Concept

Nevil Sidgwick

Summary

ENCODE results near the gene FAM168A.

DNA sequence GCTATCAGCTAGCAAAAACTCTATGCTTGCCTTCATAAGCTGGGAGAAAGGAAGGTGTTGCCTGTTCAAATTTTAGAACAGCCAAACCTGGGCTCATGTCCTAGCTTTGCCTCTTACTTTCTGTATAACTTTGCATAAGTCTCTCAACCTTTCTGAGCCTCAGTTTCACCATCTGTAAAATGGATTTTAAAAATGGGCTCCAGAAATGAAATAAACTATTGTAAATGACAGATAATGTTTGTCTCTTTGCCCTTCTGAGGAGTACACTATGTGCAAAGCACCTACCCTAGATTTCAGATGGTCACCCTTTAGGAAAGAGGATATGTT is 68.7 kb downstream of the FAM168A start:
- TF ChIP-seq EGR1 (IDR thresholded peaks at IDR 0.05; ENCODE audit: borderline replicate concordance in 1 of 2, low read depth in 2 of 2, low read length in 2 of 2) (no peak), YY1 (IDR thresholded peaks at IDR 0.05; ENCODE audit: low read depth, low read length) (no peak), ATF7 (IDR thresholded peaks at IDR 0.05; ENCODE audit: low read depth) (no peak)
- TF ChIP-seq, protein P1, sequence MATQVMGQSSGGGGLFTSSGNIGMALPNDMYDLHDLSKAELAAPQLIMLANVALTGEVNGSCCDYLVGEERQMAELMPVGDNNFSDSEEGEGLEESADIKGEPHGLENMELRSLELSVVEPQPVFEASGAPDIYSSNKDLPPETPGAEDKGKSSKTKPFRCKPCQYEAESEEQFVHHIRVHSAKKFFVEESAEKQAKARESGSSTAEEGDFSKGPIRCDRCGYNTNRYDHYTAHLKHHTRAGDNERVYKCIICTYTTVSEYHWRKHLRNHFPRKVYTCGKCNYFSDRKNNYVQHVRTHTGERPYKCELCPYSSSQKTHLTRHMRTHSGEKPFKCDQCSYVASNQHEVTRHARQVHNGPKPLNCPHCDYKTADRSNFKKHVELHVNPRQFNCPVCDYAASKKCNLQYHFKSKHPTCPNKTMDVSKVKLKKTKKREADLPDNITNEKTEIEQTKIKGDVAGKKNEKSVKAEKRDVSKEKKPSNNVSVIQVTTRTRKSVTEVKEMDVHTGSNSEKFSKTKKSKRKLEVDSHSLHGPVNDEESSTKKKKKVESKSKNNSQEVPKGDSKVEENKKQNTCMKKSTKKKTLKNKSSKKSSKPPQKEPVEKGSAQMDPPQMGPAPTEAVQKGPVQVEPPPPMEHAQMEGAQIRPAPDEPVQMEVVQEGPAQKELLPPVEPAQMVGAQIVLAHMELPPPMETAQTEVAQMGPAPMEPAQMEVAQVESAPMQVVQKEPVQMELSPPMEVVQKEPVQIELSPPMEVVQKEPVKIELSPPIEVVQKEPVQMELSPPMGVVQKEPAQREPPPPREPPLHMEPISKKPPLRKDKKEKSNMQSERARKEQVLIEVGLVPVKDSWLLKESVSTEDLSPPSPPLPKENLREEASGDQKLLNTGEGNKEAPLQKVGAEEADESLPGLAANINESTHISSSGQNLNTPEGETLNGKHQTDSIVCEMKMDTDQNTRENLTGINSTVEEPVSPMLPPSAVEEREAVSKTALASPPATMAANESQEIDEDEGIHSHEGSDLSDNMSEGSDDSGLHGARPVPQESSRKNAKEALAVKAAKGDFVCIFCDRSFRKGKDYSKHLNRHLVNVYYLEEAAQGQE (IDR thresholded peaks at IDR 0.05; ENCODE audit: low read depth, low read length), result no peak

Nevil Vincent Sidgwick FRS (8 May 1873 – 15 March 1952) was an English theoretical chemist who made significant contributions to the theory of valency and chemical bonding. Sidgwick was born in Park Town, Oxford, the elder of two children of William Carr Sidgwick, lecturer at Oriel College, and Sarah Isabella (née Thompson), descended from a notable family; her uncle was Thomas Perronet Thompson. He was initially educated at Summer Fields School but, after a year, he entered Rugby School in 1886. From there he was elected to an open scholarship in Natural Science at Christ Church, Oxford. He gained a first in 1895, and went on to gain another first in Greats in 1897, a very rare feat. His principal interest, though, was science, and he spent some time in Wilhelm Ostwald’s laboratory in Germany, where he fell ill and had to go home. He returned to Germany in the autumn of 1899, this time in Hans von Pechmann’s lab at the University of Tübingen. His researches on derivatives of acetone-dicarboxylic acid resulted in his being award a DSc in 1901. Sidgwick was elected to a Fellowship at Lincoln College, where he went into residence in October 1901 and remained for the rest of his life. In 1914 Sidgwick was one of the members of the party chosen to represent the British Association for the meeting held in Australia. On 1 July he set sail on the maiden voyage of the Euripides from London to Brisbane, disembarking at Adelaide. A fellow first-class passenger was Sir Ernest Rutherford, who had been knighted that year. Sidgwick became a devotee of the physicist, and would hear no criticism of him in later years. On the return journey, via Penang, in November 1914, a fellow passenger on the Kashima Maru was the astronomer and physicist Professor A S Eddington. Sidgwick became absorbed by the study of atomic structure and its importance in chemical bonding. He explained the bonding in coordination compounds (complexes), with a convincing account of the significance of the dative bond.
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